2015 MD Legislature provides clarity on spot deliveries and Tesla sales as new governor reigns in Rain Tax and other taxes
The Maryland General Assembly helpfully addressed the automobile business practice of spot deliveries as the 2015 session was winding down earlier this month by passing important legislation that once and for all recognizes the time honored practice of dealer credit arrangers selling vehicles to consumers before the financing is finalized. Spot deliveries that have long been standard operating procedure in dealerships have correspondingly been mischaracterized by consumer groups and plaintiff lawyers who sue dealers as yo-yo sales. These industry critics have long contended that dealer credit arrangers regularly, and by design, bait vehicle buyers into loans with unrealistically low rate offers, that these same dealers change up into higher rates when the financing is ultimately concluded after the vehicle is delivered.
The idea that dealers everywhere are laying in wait for unwary car buyers for the chance to bump up the finance rates theyêre working to finalize for those buyers is patently absurd, said Peter Kitzmiller, president of the MADA, who, along with WANADA leaders, fashioned and directed the spot delivery legislation. The extent to which there are vehicle sellers who engage in so-called yo-yo sales there are ample consumer protection laws, enforced by readily available consumer protection agencies across the state to deal with it, he said. So with such abuses in todayês car business few and far between, dealer advocates argued, there is no reason not to recognize spot delivery in the law as the reality that has been and will continue to be which is what this legislation accomplishes.
What the legislation provides — that will likely be signed into law by the governor — is a dealer disclosure methodology for the buyerês order that makes it clear to the consumer vehicle purchaser utilizing dealer- arranged financing that the transaction is final, unless the finance rate presented the day the vehicle is delivered comes back from the bank higher, in which case either party can unwind the deal, to include the return of any trade-in to the consumer.
The buyerês order disclosure method — which is similar to the law in Virginia — institutionalizes the practice of spot deliveries in Maryland for financed vehicle transactions. The real value of the legislation is that it addresses the Maryland Motor Vehicle Administrationês longstanding position that dealer spot deliveries are only acceptable when the vehicle is delivered on dealer tags, as opposed to temporary tags, when financing isnêt finalized, said John OêDonnell president of WANADA. Since most Maryland vehicle buyers over the years experienced no issues with the credit arranged by dealers, consumers took delivery, going off with their new ride on temporary tags, no problem.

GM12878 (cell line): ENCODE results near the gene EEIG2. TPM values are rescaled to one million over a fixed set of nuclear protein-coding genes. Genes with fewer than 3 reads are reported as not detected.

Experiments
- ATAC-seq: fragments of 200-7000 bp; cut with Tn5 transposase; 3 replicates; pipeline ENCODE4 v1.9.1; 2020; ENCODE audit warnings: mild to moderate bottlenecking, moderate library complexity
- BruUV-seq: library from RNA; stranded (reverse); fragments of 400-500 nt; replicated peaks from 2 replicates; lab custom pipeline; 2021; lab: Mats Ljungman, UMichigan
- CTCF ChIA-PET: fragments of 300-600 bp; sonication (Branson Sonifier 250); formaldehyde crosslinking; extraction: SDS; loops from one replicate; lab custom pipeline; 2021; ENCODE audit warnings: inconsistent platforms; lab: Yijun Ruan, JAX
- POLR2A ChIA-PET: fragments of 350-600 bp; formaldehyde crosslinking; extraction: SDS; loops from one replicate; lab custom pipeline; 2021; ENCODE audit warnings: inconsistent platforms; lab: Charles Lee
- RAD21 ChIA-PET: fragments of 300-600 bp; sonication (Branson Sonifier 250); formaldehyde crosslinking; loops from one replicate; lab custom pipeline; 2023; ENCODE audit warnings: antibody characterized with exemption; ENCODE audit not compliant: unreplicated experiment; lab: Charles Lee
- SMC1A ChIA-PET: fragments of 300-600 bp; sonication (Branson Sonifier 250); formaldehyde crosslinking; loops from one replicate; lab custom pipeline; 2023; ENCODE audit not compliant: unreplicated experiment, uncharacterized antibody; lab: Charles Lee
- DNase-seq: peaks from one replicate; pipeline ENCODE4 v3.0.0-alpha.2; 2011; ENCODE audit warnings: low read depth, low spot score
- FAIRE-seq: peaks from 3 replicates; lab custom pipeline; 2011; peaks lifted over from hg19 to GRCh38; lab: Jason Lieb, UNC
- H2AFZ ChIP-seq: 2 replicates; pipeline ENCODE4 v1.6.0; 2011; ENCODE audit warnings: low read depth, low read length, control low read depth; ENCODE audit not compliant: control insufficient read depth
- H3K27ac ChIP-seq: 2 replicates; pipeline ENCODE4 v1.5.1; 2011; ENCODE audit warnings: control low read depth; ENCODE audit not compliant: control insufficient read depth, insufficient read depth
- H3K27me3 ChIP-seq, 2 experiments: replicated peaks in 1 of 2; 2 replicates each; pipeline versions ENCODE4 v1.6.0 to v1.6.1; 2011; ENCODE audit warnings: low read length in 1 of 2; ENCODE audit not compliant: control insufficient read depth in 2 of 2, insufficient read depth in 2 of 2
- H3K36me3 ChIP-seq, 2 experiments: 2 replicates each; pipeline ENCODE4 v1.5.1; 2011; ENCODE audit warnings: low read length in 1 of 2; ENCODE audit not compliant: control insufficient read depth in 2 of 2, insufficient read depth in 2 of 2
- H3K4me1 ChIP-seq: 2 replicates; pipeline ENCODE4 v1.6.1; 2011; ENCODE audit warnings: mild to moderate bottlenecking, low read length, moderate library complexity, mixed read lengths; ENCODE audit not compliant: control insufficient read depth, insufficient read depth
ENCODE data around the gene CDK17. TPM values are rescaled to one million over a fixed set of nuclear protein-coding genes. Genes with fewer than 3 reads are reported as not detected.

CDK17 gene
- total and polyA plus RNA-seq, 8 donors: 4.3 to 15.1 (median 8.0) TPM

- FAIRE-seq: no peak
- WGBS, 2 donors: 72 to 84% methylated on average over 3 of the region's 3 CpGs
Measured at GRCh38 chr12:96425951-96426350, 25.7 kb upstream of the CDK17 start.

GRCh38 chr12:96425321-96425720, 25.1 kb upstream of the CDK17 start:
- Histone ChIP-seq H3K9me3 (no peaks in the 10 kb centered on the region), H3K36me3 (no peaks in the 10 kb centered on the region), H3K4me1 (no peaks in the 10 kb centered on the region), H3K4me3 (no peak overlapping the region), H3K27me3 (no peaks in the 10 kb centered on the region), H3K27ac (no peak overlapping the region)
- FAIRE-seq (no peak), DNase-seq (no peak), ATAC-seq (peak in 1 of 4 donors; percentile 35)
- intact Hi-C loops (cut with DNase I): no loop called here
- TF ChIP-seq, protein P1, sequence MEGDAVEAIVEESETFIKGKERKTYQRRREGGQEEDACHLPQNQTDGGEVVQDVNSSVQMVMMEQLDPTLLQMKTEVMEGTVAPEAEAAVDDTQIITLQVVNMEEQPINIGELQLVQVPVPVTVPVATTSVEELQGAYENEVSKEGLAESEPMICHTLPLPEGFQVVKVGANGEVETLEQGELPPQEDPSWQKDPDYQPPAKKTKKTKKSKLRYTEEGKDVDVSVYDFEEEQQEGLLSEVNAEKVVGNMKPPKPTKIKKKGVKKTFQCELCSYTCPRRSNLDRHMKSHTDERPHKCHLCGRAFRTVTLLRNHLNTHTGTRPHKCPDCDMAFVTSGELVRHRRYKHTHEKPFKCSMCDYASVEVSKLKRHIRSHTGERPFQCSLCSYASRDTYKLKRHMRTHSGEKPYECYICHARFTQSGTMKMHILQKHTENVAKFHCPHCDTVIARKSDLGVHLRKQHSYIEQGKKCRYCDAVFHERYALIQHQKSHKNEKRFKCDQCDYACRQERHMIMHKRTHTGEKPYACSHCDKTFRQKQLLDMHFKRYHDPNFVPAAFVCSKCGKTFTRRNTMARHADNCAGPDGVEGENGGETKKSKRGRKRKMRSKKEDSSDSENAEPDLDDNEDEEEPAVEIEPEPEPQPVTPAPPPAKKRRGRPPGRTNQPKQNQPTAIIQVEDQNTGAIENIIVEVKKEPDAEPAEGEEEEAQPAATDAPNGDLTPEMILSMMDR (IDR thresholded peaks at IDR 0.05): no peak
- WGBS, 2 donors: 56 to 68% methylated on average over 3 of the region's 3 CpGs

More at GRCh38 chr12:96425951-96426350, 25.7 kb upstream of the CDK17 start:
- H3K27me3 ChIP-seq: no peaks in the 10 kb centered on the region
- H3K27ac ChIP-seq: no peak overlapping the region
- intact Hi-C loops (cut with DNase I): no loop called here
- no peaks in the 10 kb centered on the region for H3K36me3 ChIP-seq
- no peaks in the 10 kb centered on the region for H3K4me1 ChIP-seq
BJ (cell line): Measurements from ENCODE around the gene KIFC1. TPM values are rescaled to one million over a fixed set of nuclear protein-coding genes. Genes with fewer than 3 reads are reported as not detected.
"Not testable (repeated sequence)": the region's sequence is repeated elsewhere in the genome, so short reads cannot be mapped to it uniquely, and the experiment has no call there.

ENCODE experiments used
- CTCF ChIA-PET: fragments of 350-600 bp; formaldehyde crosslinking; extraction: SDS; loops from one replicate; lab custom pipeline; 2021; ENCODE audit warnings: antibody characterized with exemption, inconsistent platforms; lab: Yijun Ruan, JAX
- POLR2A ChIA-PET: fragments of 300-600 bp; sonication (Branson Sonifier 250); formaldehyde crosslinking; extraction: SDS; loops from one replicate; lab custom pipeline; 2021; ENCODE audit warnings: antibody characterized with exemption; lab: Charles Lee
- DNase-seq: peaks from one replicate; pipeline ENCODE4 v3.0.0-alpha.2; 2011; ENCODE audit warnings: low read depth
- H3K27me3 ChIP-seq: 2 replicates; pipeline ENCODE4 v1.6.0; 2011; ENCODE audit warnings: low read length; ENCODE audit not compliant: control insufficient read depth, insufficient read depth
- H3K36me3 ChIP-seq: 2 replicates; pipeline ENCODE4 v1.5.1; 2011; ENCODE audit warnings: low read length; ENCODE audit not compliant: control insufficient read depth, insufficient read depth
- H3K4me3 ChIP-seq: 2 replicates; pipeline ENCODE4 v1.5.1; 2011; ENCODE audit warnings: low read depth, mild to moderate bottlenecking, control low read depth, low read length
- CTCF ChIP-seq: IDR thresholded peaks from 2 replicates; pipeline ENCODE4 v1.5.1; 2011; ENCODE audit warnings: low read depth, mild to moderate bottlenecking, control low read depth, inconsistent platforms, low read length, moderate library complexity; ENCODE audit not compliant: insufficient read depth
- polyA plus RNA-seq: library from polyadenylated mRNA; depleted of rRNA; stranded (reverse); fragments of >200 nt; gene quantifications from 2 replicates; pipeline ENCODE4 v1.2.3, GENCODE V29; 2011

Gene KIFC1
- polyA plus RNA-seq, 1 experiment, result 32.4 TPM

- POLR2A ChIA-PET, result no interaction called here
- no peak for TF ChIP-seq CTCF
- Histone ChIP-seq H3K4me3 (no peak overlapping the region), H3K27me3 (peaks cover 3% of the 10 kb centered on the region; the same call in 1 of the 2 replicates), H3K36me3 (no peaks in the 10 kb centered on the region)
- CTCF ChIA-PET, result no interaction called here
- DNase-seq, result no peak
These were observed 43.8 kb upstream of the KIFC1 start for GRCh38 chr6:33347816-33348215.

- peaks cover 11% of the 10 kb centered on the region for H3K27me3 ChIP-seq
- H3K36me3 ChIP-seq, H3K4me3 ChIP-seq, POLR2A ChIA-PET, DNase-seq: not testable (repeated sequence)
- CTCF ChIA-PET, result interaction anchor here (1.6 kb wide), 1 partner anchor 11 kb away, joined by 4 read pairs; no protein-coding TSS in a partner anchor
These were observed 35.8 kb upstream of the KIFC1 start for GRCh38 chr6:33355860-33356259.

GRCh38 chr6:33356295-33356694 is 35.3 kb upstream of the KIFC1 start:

To ensure that all dealers understand how the new Maryland spot delivery methodology will work when the law takes effect next October, MADA will be presenting webinars, the first being May 12 at 11 am. To register, click here.
In other automotive related legislation, Maryland will join a growing number of other states, including Virginia, that have come to terms with the well-publicized, high end, electric sports car manufacturer, Tesla, on its national quest to retail vehicles without dealers as an exception to the stateês vehicle sales law. Provisions of the legislation, with Tesla in mind, carve out an exception to the Maryland law that vehicles be retailed by dealers. The circumstances under which this can happen are these: 1) licensing as a dealer only exclusive EV manufacturers where 2) no other dealer holds a franchise from that manufacturer; and 3) there is no cross ownership between licensees; and 4) only four licenses this sort may be issued.
In tax related legislation, first term, first year Republican Governor Hogan delivered on his promise to have the General Assembly repeal the controversial stormwater remediation fee, a.k.a. the Rain Tax. While the General Assembly did, indeed, repeal the Rain Tax, the governor and lawmakers recognized the basis of the stormwater management requirements originating at the U.S. EPA that looks to states like Maryland to keep large water estuaries, like the Chesapeake Bay, under control for ground water runoff pollution. As a result, the Rain Tax is no longer required by the state of localities, like the counties in the Maryland suburbs. These same localities, however, are instead directly involved with the federal requirements and are mandated under the new Maryland approach to develop their own programs to accomplish the EPA objectives. Dealers in Montgomery County, for example, arenêt apt to see much lessening in local property assessments and stormwater runoff programs than what is correctly required.Download Bulletin PDF